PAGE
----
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Author Topic: Kaiser Wilhelm II's Homunculus (and torpedo battleships generally)  (Read 407 times)

Offline Avimimus

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"Next in the starry procession came the officers, at their head the Generals and Admirals, all with the watchword: Obedience. The Emperor devises an ideal battleship, impregnably iron-clad, rapid, and armed with torpedo-tubes, which would take the place of the torpedo-boats.... The construction of this was attempted. We proceeded in conformity with orders received, and when it was clear that no useful result could possibly be obtained, this production came to be called the Homunculus."

Some kind of torpedo battleship? An oversized torpedo ram cruiser?

Do any more details survive?

Offline Avimimus

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Re: Kaiser Wilhelm II's Homunculus (and torpedo battleships generally)
« Reply #1 on: April 15, 2019, 08:20:31 am »
Speaking of the topic Battlecruiser "Q" of 1939 design was to have 12 submerged torpedo tubes... I'm wondering about the rationale? Obviously they aren't needed to make up for poor armour penetrating capabilities of guns (as had been he case in 1895) and seem antithetical to proper deployment of a battlecruiser...

Offline TomS

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Re: Kaiser Wilhelm II's Homunculus (and torpedo battleships generally)
« Reply #2 on: April 15, 2019, 09:04:36 am »
What's the source for that quote? And what timeframe are we talking about here?

Offline Jemiba

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Re: Kaiser Wilhelm II's Homunculus (and torpedo battleships generally)
« Reply #3 on: April 15, 2019, 09:32:36 am »
In the book "Kiel, die Deutschen und die See" by Jürgen Elvert, Jürgen Jensen and Michael Salewski,
the "Homunculus" is just described (very short only) as a very fast and heavily armoured battleship, "proposed"
by the Emperor in the 1890s. Back then, battles were still expected to be fought at close distances, so torpedoes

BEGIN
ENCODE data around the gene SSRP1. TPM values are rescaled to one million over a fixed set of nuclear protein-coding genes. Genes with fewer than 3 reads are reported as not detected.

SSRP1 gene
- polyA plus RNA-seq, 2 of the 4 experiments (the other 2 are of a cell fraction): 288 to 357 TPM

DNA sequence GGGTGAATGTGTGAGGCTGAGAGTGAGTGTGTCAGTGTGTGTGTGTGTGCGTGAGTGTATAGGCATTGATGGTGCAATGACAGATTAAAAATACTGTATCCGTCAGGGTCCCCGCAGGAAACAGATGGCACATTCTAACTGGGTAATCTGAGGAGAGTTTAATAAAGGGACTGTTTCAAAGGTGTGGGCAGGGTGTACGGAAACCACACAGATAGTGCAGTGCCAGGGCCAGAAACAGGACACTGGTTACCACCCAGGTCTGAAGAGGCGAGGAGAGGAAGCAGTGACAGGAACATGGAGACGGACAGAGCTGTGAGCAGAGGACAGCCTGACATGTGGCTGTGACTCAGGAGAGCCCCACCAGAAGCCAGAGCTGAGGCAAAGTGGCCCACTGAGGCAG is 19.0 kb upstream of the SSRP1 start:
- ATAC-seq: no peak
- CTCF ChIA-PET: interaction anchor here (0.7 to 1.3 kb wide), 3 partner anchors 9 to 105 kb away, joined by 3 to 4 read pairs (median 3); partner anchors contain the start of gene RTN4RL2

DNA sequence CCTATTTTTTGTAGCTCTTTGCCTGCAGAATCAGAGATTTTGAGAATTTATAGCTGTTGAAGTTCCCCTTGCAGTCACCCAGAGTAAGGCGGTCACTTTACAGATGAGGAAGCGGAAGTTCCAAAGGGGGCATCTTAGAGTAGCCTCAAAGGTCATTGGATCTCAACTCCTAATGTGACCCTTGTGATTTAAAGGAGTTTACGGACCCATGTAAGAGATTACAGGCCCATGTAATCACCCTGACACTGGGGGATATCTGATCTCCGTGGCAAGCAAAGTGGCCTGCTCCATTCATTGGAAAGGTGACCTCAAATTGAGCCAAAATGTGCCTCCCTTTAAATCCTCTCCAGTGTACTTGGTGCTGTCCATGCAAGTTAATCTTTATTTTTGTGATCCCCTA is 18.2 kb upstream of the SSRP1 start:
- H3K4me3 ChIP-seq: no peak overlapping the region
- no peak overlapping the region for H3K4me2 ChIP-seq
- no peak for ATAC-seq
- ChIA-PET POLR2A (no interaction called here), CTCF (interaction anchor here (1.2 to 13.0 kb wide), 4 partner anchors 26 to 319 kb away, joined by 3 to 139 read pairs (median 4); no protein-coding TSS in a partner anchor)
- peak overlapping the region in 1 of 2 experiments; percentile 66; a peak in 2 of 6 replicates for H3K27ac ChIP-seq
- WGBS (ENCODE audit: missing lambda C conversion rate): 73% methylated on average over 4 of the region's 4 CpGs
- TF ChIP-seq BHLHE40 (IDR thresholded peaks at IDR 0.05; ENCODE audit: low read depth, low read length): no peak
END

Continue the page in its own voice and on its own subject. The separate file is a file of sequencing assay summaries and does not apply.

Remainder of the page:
seemed a plausible weapon against other battleships.

The case of the Schlachtkreuzer O-Q was different I think, apart from the armament only containing 6 torpedo
tubes, all above the water line and probably in turnable mounts, according to Erich Groener. Those ships would have
had the same task, as those of the Deutschland class "pocket battleships", commerce raiding. And for that purpose,
even the Tirpitz got two turnable 4-tube mounts near the catapult. Torpedoes were regarded as a quicker way to
sink crippled merchant ships out of a convoy.
It takes a long time, before all mistakes are made ...

Offline Avimimus

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Re: Kaiser Wilhelm II's Homunculus (and torpedo battleships generally)
« Reply #4 on: April 15, 2019, 03:31:41 pm »
What's the source for that quote? And what timeframe are we talking about here?

Source: 'Kaiser Wilhelm II' by Emil Ludwig (1926).

The claim for a 12 tube 'Q' design is from "Battleships: Axis and Neutral Battleships in World War II"  by Garzke & Dulin (1985).

Offline lastdingo

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Re: Kaiser Wilhelm II's Homunculus (and torpedo battleships generally)
« Reply #5 on: April 15, 2019, 04:53:17 pm »
Early torpedoes had terrible range and speed, so the practical utility cannot have been about much more than night battles.

There's little reason to believe that the emperor or even only top brass would have fully understood the torpedoes' limitations before the Great War:
https://defense-and-freedom.blogspot.com/2013/04/about-unguided-torpedoes.html

Even dedicated torpedo boats had pitifully small quantities of ready-to-shoot torpedoes, and no reload torpedoes in that era.
The navies seemed to think that torpedoes were either only good for scaring away or that torpedoes had a very high probability of hit if launched close enough.
High seas torpedo boats hardly ever came close enough to their targets despite the technical shortcomings of their targets' secondary and tertiary artillery.

Offline Avimimus

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True... night attacks against ships at anchor... or point blank firing by two battleships which had just rammed each other (or used as an alternative to ramming).

Although, for nuance it is worth noting that HMS Polyphemius carried 5 ready to fire torpedoes (and 14 torpedoes in all), and French and Russian submarines of the next decade had large numbers of ready to fire torpedoes due to the use of external Drzewiecki drop collars (e.g. the Bars class in 1914 could have salvoed twelve torpedoes)! So move from single torpedo tube boats or spar torpedo boats with a couple of locomotive torpedoes in drop collars to considerably more powerful salvoes was underway.